For more inspiration on connected eCommerce strategies, explore these four stunning examples of omnichannel marketing.


Customer experience


Studies suggest that 86% of people are willing to pay more for a great customer experience (CX).

In today’s world, both online and offline, offering your consumers a flawless, effortless customer experience is pivotal to success – and with an injection of digital technology, this dedication to CX is apparent in abundance.

Today’s most successful eCommerce brands use chatbots to enhance the level of customer service they offer, and this notion has been adopted in the modern brick and mortar store.

Minnesota-based salon Beauty Ecology utilizes the power of chatbot technology to help its clients select the perfect style, cut, and beauty products for their face shape, tones, and fashion goals before allowing them to book an appointment directly through the app. Once in-store, the salon also uses this technology to further personalize the customer’s experience, tailoring it to their specific wants and needs.

Another innovative use of in-store technology to enhance the customer experience comes from the fashion retailer Kohls. It’s completely interactive fitting room allows customers to try out combinations of clothes or accessories virtually and request physical items to be brought to them if they feel they’re worth trying on – another indication of the emerging value of the brick and mortar in the digital age.


Brick and mortar commerce: trends and predictions


Now that we’ve walked through the essential elements of the modern brick and mortar store, let’s explore the key industry trends and predictions for this year and beyond, including the thoughts of today’s leading industry experts:

A reduction in shipping costs:

“Omnichannel retailers will aggressively promote ‘buy online pickup in-store’ (BOPIS) as not only a way to reduce shipping costs and drive people in-stores, but also to compete with Amazon and satisfy the immediacy for the customer.” – Greg Zakowicz, Bronto software

More focus on experiential shopping:

“Retailers will invest more resources in experiential shopping, with the understanding that the role of stores is shifting away from pure product distribution, to a much more experience-centric model.”  – Marc Gingras, Foko Retail

The rise of in-store marketing:

“Rewards-based marketing will change the model for in-store marketing through “shelf-talkers” encouraging consumers to post about a product and receive rewards or discounts that can be used immediately in-store.” – Herman DeBoard, Grabbr

In addition to these industry-leading insights, it’s clear that this year, more shoppers will embrace the ever-expanding choice of technological products, services, and touchpoints available at their fingertips.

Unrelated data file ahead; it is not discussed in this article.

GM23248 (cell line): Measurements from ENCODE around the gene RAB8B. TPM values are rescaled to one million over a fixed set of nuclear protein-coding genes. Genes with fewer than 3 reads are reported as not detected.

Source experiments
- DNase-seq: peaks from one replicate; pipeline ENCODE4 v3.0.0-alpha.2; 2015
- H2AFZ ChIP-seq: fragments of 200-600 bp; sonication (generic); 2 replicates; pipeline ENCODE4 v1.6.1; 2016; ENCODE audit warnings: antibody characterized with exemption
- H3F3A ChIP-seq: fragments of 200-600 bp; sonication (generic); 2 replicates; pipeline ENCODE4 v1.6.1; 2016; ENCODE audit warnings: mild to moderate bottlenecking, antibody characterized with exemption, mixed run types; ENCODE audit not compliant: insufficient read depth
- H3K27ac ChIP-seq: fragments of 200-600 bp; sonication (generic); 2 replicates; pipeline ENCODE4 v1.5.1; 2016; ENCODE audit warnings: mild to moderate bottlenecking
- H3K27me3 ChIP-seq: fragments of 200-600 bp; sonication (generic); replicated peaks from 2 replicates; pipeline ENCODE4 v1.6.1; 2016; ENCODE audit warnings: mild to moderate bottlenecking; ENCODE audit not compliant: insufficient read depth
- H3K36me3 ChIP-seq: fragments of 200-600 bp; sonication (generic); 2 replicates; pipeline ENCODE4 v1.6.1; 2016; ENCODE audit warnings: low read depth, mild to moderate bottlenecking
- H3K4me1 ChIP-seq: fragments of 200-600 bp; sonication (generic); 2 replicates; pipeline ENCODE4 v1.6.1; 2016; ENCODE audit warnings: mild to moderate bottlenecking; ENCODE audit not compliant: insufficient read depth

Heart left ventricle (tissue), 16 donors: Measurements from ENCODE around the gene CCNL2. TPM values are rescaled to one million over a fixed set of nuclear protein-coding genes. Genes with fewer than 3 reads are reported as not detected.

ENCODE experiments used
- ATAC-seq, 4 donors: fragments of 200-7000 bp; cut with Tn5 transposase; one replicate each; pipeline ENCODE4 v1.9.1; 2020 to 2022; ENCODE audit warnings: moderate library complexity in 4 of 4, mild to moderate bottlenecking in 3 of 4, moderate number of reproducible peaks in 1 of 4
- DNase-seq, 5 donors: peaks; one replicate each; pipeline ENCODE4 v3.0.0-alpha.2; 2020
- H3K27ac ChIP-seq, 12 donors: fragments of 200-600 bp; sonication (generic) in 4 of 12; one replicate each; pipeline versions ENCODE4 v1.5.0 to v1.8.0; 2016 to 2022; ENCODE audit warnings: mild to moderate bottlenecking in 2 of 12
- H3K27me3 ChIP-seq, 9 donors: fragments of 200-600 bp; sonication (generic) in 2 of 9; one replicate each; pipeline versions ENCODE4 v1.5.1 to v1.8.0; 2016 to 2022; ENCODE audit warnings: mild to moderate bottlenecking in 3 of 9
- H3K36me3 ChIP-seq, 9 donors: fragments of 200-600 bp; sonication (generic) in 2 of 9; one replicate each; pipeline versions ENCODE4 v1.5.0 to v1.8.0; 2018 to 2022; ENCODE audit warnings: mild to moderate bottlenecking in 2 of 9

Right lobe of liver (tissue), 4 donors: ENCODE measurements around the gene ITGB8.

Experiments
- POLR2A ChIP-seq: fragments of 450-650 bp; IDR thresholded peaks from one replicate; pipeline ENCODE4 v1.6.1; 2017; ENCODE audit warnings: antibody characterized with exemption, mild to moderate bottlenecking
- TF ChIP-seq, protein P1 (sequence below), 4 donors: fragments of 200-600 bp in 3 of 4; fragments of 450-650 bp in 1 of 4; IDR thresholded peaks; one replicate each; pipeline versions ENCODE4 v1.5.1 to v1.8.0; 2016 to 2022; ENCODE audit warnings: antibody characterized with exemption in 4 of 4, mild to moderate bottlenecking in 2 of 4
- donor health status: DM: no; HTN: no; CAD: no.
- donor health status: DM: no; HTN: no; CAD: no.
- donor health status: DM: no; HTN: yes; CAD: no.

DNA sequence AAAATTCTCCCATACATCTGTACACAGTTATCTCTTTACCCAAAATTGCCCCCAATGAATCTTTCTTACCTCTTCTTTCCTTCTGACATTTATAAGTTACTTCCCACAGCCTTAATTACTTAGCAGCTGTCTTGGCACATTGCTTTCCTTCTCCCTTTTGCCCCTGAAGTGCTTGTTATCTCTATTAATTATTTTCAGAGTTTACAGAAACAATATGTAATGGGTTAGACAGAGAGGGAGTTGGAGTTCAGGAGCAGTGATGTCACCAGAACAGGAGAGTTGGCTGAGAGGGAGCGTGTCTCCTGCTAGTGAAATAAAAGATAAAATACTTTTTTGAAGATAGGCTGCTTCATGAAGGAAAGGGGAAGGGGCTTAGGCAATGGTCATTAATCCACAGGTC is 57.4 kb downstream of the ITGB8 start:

Increased connectivity:

As eCommerce continues to grow, brick and mortar retailers will invest in experiences that will offer their customers more connectivity to the digital world than ever before, using autonomous technologies such as AI and machine learning (ML) to make buying a product in person more informative, faster, and more convenient.

More touch-based interfaces:

As ‘touch’ becomes the most popular form of digital interaction for today’s mobile consumers, we expect a rise in experimentation with branded retail-focused visual search, AR, and voice applications to tap into today’s consumers thirst for immersive or touch-based experiences and make the physical retail journey all the more frictionless.

A reduction in lines:

Perhaps the most significant development that is expected to take the world of retail by storm this year is technology that helps eliminate the tedious task of lining up while shopping in person. Last year, Amazon announced the launch of their groundbreaking ‘checkout-less’ shopping concept to 3,000 physical locations over the next three years. Moreover, sporting retailer JD is set to roll out their unique brand of ‘un-manned’ shops by using integrated mobile technology to help customers check out and pay for their products while browsing in-store without the need to wait in line.

There’s no denying it – the retail industry has changed. No longer are brick and mortar stores and their online counterparts separate entities competing against one another. In the modern age, there is more opportunity than ever before for online and offline shopping experiences to complement one another. Ride the crest of this new and exciting wave, and brick and mortar retailing success will be yours for the taking.

For more invaluable industry insights, check out our guide to how to use traditional media to cut through the noise in 2019.